Dong Ethnic Performance

 

From dusk till dawn, the villages of the Dong people are saturated with the harmonious sound of singing. This ethnic group has become famous throughout China for polyphonic folk songs known as “Dage” or Grand Songs. While some of these folk songs are accompanied by the pipa[1], most are sung without any musical accompaniment. The Dong ethnic minority have no written language, so they use folk songs to narrate their daily life, express their feelings, and keep a record of their history. All of Dong culture is preserved in these magnificent folk songs. The more songs a Dong person knows, the better educated they are considered to be. Singing is so important to the Dong people that supposedly, in the past, if a man couldn’t sing then he would struggle to find a wife!

From the age of five, children in the village will be trained by one of the accomplished local singers free of charge. These singing teachers enjoy a special status as highly revered members of the community. In short, people are always singing their praises! Depending on age and gender, villagers are separated into different choirs, and each choir is distinguished by their particular style of singing and the topics of their songs. For example, choirs of young children will sound sweet and lively, while choirs of young girls sound innocent and full of passion, and choirs of men have a depth to their voices that sounds haunting and powerful. Female choirs incorporate sopranos, mezzo-sopranos, and contraltos, and male choirs are comprised of countertenors, tenors, baritones, and basses.

The most talented singers in any Dong village make up what are called Kam Grand Choirs or Kgal Laox in the native Dong language. The Kam Grand Choir tradition is thought to have originated sometime during the Warring States Period (475BC-221 BC), making it over 2,500 years old! In 2009, it was made a World Class Intangible Cultural Heritage by UNESCO. A Kam Grand Choir is a polyphonic choir that sings without the help of a conductor or any accompanying orchestra. Most songs performed by these choirs consist of a prelude, a main body made up of several sections, and an ending.

These songs are designed to imitate the natural world, such as the chirping of insects, the gurgling of streams, the whistling of the wind, and other soothing natural sounds. The singing is meant to spur the soul and originate from the heart, while simultaneously promoting harmony between mankind and nature. The solo singing will be done by the sopranos and the bass section is sung by the rest of the choir. Depending on the style of song, the soprano section will be performed by between one and three individuals.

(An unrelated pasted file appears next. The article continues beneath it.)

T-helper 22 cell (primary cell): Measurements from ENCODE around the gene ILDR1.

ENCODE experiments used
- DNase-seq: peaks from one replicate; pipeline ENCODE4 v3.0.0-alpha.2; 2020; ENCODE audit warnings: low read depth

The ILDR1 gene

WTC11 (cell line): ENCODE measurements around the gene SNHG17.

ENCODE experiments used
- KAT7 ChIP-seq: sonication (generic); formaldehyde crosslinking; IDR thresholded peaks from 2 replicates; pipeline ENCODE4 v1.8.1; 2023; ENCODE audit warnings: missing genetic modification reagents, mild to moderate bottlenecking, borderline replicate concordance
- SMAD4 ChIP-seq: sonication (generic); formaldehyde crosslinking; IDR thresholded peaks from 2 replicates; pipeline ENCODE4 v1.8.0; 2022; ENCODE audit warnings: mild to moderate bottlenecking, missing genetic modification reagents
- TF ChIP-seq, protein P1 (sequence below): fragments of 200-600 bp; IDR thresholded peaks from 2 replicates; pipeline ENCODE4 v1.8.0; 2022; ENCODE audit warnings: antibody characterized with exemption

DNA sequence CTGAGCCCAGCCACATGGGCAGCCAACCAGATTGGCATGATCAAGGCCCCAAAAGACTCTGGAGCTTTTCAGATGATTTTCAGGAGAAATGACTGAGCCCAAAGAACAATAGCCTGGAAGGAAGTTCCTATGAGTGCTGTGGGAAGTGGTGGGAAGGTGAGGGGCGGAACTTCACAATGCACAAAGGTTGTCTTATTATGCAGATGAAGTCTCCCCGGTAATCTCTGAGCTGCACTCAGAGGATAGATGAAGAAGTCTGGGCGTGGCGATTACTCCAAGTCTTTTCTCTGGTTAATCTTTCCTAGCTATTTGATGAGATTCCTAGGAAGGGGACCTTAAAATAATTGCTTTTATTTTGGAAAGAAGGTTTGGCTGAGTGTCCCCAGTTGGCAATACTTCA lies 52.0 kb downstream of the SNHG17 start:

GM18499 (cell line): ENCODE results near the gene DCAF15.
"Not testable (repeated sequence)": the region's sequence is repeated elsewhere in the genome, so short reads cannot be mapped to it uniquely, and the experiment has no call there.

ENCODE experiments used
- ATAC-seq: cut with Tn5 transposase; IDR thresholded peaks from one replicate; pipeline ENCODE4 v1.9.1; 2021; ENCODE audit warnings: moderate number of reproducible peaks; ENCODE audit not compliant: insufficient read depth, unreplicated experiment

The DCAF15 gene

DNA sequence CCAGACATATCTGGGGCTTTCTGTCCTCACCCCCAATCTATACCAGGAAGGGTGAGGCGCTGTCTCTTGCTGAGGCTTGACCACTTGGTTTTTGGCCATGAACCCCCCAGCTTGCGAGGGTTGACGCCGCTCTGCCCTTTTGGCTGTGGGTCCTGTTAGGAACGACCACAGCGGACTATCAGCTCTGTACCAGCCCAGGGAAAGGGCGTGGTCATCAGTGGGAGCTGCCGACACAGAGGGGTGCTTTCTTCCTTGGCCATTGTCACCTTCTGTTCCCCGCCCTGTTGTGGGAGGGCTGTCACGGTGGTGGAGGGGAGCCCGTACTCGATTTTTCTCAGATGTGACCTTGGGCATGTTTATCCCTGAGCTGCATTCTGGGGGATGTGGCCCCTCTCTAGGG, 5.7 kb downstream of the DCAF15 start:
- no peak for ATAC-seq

There are Male Choirs, Female Choirs, and Child Choirs, and each of these is further separated into four main categories based on their styles, melodies, and the content of their songs. In the Dong dialect, these four categories are called Gating, Gama, Gaxiang, and Gaji. Gating or “Choirs of Sound” perform songs that are characterised by an undulating melody and short lyrics, employing the use of several sopranos. This style of song is dedicated almost entirely to imitating the sounds of the natural world, with the famed “Cicada Song” being the finest example. Gama or “Romance Choirs” perform songs revolving around the theme of love and employ slow rhythms and soft voices to heighten their effect.

Gaxiang or “Morality Choirs” perform songs that are designed to educate, advise, or console the audience by praising virtues and condemning inappropriate behaviour. These songs have an even tune in order to draw focus to their lyrics. Finally, Gaji or “Narrative Choirs” perform songs that focus on dialogue and plot, and are characterised by slow, melancholy, or soothing tunes. The Gaji songs are some of the hardest to perform, as they require the performers to remember lengthy lyrics, complicated plots, and various key facial expressions. Usually these songs will be led by only one soprano.

Many folktales are preserved in Dong oral literature, usually in the form of songs. The focus of many popular tales re-count the leaders of past uprisings, such as Wu Mian, who led the 1378 rebellion against the Ming Dynasty during drought and famine, and Wu Jinyin, who revolted in 1740 because of a rise in grain taxes. Non-historical folktales include the two orphan brothers, Ding Lang and the dragon princess, the frog and the swallow, the dog, and the singing tree.

The best time to enjoy the singing of the Dong people is during their New Year festival, which is normally sometime between late October and early November every year according to the Chinese lunar calendar. The New Year celebrations are resplendent with lively singing competitions, joyous folk dances, and vibrant performances that are truly magnificent to behold.

 

[1] Pipa: A four-stringed plucking instrument that has a pear-shaped wooden body and anywhere from 12 to 26 frets. It is sometimes referred to as the Chinese lute.